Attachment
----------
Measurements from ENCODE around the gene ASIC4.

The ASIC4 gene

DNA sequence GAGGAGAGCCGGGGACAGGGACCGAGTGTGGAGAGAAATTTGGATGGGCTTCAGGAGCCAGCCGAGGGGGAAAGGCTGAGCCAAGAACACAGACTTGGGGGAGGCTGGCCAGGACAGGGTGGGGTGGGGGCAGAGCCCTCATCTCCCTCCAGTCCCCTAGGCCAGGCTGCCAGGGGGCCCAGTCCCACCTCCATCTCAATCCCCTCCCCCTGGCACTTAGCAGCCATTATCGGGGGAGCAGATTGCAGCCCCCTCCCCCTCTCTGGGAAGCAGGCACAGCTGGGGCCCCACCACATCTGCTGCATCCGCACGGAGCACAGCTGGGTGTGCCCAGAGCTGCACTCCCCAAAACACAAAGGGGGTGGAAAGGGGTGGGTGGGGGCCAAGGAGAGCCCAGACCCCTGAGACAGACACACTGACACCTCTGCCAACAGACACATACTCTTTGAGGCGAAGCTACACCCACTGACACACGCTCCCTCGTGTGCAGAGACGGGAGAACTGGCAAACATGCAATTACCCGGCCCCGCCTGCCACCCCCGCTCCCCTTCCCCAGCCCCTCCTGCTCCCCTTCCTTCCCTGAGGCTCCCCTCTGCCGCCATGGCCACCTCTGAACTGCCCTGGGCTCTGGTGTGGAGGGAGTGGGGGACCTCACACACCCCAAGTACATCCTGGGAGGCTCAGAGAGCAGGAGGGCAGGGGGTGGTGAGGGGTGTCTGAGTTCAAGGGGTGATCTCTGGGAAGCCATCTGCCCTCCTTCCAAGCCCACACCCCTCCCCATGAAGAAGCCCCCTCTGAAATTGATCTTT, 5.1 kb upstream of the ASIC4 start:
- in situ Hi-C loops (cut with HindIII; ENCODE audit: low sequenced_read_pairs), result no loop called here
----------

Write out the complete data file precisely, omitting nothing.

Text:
Measurements from ENCODE around the gene ASIC4.

The ASIC4 gene

DNA sequence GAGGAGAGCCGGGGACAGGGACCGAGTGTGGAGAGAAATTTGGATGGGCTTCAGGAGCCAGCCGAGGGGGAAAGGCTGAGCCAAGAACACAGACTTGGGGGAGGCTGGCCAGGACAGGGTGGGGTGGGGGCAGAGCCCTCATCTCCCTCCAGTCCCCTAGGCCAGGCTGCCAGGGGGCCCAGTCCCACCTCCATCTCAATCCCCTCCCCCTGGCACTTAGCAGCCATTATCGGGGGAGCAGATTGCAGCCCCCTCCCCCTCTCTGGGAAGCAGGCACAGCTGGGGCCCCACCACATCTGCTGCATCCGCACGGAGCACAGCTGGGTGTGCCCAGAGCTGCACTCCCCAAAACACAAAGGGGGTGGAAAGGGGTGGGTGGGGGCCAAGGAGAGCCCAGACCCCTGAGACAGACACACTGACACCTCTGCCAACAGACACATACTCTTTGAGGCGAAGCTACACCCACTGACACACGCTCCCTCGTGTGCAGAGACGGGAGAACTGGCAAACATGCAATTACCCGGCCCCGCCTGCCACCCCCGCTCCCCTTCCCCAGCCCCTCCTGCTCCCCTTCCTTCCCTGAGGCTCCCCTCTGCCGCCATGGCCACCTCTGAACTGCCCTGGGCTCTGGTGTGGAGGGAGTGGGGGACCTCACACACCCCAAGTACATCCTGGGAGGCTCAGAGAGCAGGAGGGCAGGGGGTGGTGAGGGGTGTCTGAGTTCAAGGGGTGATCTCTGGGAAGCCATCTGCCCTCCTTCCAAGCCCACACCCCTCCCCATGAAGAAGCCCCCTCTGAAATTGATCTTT, 5.1 kb upstream of the ASIC4 start:
- in situ Hi-C loops (cut with HindIII; ENCODE audit: low sequenced_read_pairs), result no loop called here